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Projects. Life and Matter Sciences

Role of epigenetic mechanisms in the processes of learning and memory

Lead Researcher: 
Ángel Manuel Carrión Rodríguez

Research Centre:
Faculty of Experimental Sciences. Pablo de Olavide University. Sevilla.

Ángel CarriónEpigenetic mechanisms are more or less permanent changes in chromatin that do not affect the genetic code, but determine when, how and where a protein is expressed. Recently it has been reported that epigenetic factors, DNA and histone methylation and histone acetylation are necessary for the establishment of lasting memories. The research focuses on learning about the role of poly-ADP-ribosylation of histone H1 and the interrelationship of the poly-ADP-ribosylation with other epigenetic factors in the establishment of lasting memories in the nervous system.


5 articles published in Journals 
3 papers at national conferences
7 papers at international conferences

Ángel Manuel Carrión Rodríguez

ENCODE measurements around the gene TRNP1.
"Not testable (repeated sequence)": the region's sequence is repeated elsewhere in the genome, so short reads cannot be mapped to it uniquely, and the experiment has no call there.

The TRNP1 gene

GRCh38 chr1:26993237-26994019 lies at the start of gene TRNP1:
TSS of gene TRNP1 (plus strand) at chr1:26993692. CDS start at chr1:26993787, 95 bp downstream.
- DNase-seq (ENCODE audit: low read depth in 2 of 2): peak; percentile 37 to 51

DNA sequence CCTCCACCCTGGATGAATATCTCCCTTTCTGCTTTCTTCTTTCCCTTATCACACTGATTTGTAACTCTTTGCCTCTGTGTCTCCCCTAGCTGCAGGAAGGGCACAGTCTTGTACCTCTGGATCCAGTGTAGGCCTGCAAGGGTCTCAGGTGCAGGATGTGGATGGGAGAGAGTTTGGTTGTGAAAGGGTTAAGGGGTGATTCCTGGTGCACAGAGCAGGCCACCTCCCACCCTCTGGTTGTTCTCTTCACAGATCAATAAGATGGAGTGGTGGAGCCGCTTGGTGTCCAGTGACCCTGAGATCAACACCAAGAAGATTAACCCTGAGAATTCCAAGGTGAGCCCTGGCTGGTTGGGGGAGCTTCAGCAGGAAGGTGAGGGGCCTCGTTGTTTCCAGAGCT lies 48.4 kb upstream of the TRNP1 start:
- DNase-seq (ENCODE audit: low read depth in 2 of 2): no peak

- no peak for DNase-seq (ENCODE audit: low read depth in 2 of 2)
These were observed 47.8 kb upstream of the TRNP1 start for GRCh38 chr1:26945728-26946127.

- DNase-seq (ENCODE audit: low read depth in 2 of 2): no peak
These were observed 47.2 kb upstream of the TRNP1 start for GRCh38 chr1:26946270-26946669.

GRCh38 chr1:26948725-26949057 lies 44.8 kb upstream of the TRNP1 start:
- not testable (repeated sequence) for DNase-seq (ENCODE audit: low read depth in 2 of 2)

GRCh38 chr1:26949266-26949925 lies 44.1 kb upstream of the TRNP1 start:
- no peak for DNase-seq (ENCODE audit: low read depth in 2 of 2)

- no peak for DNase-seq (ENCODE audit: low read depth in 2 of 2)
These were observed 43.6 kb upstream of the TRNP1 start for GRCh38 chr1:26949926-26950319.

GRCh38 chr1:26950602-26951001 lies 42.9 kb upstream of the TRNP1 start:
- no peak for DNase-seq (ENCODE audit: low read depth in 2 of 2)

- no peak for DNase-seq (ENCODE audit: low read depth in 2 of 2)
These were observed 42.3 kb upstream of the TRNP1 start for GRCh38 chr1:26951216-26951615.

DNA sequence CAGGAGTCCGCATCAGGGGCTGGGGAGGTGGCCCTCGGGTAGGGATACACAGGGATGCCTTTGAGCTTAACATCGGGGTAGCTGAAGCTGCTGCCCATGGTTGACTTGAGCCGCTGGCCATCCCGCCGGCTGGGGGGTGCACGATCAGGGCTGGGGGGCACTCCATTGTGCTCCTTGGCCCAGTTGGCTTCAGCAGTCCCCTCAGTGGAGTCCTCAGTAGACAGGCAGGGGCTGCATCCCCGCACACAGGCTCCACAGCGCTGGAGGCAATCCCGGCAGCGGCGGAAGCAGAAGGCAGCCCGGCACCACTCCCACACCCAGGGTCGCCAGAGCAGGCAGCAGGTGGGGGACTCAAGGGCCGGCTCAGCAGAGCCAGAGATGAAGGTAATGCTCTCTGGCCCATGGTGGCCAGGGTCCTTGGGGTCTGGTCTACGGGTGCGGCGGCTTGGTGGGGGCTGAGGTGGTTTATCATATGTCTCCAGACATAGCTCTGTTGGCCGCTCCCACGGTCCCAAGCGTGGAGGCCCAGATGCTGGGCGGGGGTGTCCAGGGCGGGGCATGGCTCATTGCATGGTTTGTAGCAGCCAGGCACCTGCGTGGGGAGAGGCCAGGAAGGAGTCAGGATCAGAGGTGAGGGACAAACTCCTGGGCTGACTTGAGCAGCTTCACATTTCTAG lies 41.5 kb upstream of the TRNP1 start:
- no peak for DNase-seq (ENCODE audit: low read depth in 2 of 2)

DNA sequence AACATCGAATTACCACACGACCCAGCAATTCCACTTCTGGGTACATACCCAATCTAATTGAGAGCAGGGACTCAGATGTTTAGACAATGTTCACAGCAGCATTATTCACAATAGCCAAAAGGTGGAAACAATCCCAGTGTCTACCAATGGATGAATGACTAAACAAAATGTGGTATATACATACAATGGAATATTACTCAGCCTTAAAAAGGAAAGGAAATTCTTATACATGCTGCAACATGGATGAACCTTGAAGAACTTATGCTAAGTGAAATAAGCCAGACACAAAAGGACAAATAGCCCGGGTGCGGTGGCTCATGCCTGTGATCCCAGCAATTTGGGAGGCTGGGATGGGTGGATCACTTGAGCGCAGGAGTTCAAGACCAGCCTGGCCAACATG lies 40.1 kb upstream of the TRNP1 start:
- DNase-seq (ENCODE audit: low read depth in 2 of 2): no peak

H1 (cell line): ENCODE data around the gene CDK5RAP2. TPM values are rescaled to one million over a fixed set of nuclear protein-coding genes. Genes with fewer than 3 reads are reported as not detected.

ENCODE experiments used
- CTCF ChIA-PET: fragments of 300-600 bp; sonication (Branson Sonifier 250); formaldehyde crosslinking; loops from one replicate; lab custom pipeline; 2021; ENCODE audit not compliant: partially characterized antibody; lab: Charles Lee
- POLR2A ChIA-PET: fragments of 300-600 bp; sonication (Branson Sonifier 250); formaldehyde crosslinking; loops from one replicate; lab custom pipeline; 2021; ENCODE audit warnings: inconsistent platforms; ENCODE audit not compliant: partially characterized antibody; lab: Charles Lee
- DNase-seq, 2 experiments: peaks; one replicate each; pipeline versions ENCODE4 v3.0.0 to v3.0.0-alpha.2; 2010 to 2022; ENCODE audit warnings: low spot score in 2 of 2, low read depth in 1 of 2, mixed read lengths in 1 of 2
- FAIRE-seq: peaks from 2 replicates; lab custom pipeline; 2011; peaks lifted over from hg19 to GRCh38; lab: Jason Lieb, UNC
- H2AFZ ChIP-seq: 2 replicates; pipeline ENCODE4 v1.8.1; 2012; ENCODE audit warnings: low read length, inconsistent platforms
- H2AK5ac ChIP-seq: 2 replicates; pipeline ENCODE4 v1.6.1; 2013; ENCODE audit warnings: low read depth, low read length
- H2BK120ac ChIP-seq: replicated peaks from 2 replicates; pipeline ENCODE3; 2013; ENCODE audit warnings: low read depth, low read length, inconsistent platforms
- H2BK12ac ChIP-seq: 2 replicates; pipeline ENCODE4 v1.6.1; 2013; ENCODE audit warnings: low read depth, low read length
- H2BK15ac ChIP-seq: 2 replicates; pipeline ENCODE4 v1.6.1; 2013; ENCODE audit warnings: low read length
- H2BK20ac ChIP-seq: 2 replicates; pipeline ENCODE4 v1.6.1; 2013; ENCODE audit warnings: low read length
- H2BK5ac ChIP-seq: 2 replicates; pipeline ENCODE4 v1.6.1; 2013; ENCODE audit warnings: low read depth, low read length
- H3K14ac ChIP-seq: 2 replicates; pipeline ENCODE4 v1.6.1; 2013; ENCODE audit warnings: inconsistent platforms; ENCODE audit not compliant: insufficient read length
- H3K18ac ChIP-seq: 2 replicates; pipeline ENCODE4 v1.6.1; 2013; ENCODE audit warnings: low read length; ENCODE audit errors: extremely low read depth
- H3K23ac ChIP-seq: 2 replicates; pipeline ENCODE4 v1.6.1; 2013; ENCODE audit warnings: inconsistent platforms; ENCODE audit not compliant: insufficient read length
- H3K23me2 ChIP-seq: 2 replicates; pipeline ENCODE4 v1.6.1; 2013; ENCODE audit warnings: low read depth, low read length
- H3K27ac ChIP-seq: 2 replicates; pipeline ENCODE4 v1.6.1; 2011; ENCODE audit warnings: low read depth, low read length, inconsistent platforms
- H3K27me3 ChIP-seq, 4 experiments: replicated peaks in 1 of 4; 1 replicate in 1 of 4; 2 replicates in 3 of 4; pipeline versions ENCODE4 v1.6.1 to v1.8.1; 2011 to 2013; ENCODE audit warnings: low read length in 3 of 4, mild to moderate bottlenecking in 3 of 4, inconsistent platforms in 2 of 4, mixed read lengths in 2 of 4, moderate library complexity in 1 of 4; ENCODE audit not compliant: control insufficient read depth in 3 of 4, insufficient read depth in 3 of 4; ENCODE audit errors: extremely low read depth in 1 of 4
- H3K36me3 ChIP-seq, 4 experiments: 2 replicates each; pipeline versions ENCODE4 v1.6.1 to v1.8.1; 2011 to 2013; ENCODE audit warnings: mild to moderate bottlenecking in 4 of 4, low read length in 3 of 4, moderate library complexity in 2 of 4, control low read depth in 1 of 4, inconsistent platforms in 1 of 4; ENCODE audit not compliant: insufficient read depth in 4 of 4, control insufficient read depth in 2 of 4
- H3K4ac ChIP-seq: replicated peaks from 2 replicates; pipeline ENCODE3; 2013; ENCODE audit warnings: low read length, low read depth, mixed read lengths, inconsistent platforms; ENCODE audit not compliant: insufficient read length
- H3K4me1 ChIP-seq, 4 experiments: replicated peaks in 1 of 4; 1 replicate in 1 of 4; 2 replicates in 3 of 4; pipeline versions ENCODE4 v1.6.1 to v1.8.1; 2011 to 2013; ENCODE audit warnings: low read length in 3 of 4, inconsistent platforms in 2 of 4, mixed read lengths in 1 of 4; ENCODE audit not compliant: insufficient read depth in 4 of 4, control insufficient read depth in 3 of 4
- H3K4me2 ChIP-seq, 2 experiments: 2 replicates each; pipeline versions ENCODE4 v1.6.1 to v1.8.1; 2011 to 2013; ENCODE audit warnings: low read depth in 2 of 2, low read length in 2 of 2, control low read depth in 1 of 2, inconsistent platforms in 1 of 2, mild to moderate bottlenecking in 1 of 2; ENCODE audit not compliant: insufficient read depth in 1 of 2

In 1992 I graduated from the Faculty of Biology, University of Seville. Later that same year I joined the research group led by Dr. Naranjo Orovio at the Santiago Ramón y Cajal Institute of Neurobiology, where I produced my doctoral thesis investigating the molecular mechanisms associated with the expression of the prodynorphin gene. During this period I cloned a new transcription factor, the DREAM protein, capable of detecting changes in intranuclear calcium concentrations and thus of regulating the transcription of their target genes in a calcium-dependent manner. This discovery was published in the journal Nature. In 2000, I joined the Division of Neuroscience led by Dr. Delgado García at Pablo de Olavide University. Since then, I have been interested in delving into the molecular mechanisms underlying various physiological processes, with an emphasis on nociception, learning and memory. From our studies over the last five years, I would like to emphasise the one describing the role of the DREAM protein as a regulator of the processes of learning and memory, and the ageing of the nervous system. This research, published in Current Biology, presents the DREAM protein as a new potential therapeutic target to improve learning and memory, and possibly to delay the cognitive deficits that organisms present as they age.  

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